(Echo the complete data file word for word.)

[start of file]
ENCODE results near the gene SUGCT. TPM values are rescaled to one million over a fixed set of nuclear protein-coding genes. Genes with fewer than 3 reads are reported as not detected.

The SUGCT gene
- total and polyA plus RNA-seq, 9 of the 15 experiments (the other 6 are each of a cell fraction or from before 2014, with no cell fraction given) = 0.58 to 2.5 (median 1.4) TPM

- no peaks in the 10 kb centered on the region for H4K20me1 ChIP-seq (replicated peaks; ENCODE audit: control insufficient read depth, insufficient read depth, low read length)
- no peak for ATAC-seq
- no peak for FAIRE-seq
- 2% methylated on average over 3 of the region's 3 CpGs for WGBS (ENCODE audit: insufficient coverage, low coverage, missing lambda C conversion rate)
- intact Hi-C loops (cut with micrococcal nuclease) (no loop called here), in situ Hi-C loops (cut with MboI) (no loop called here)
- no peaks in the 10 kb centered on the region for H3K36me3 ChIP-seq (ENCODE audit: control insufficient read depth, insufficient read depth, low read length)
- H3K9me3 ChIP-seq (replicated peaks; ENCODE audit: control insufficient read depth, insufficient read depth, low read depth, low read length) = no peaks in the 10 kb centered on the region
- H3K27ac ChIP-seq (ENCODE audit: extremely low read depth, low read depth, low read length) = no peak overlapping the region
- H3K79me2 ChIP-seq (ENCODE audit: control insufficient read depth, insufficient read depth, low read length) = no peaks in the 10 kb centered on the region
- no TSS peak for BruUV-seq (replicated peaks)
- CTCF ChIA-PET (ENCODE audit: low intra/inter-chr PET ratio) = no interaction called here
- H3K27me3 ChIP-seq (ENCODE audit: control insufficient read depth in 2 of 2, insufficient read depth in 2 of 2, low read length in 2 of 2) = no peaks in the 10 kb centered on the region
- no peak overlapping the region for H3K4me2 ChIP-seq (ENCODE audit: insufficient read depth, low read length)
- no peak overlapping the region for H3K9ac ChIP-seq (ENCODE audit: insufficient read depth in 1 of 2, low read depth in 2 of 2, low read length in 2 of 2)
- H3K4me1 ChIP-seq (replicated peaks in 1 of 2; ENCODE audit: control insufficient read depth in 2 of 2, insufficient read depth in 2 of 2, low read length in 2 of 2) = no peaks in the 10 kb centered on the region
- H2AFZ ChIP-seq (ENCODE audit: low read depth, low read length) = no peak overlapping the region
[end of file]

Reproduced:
ENCODE results near the gene SUGCT. TPM values are rescaled to one million over a fixed set of nuclear protein-coding genes. Genes with fewer than 3 reads are reported as not detected.

The SUGCT gene
- total and polyA plus RNA-seq, 9 of the 15 experiments (the other 6 are each of a cell fraction or from before 2014, with no cell fraction given) = 0.58 to 2.5 (median 1.4) TPM

- no peaks in the 10 kb centered on the region for H4K20me1 ChIP-seq (replicated peaks; ENCODE audit: control insufficient read depth, insufficient read depth, low read length)
- no peak for ATAC-seq
- no peak for FAIRE-seq
- 2% methylated on average over 3 of the region's 3 CpGs for WGBS (ENCODE audit: insufficient coverage, low coverage, missing lambda C conversion rate)
- intact Hi-C loops (cut with micrococcal nuclease) (no loop called here), in situ Hi-C loops (cut with MboI) (no loop called here)
- no peaks in the 10 kb centered on the region for H3K36me3 ChIP-seq (ENCODE audit: control insufficient read depth, insufficient read depth, low read length)
- H3K9me3 ChIP-seq (replicated peaks; ENCODE audit: control insufficient read depth, insufficient read depth, low read depth, low read length) = no peaks in the 10 kb centered on the region
- H3K27ac ChIP-seq (ENCODE audit: extremely low read depth, low read depth, low read length) = no peak overlapping the region
- H3K79me2 ChIP-seq (ENCODE audit: control insufficient read depth, insufficient read depth, low read length) = no peaks in the 10 kb centered on the region
- no TSS peak for BruUV-seq (replicated peaks)
- CTCF ChIA-PET (ENCODE audit: low intra/inter-chr PET ratio) = no interaction called here
- H3K27me3 ChIP-seq (ENCODE audit: control insufficient read depth in 2 of 2, insufficient read depth in 2 of 2, low read length in 2 of 2) = no peaks in the 10 kb centered on the region
- no peak overlapping the region for H3K4me2 ChIP-seq (ENCODE audit: insufficient read depth, low read length)
- no peak overlapping the region for H3K9ac ChIP-seq (ENCODE audit: insufficient read depth in 1 of 2, low read depth in 2 of 2, low read length in 2 of 2)
- H3K4me1 ChIP-seq (replicated peaks in 1 of 2; ENCODE audit: control insufficient read depth in 2 of 2, insufficient read depth in 2 of 2, low read length in 2 of 2) = no peaks in the 10 kb centered on the region
- H2AFZ ChIP-seq (ENCODE audit: low read depth, low read length) = no peak overlapping the region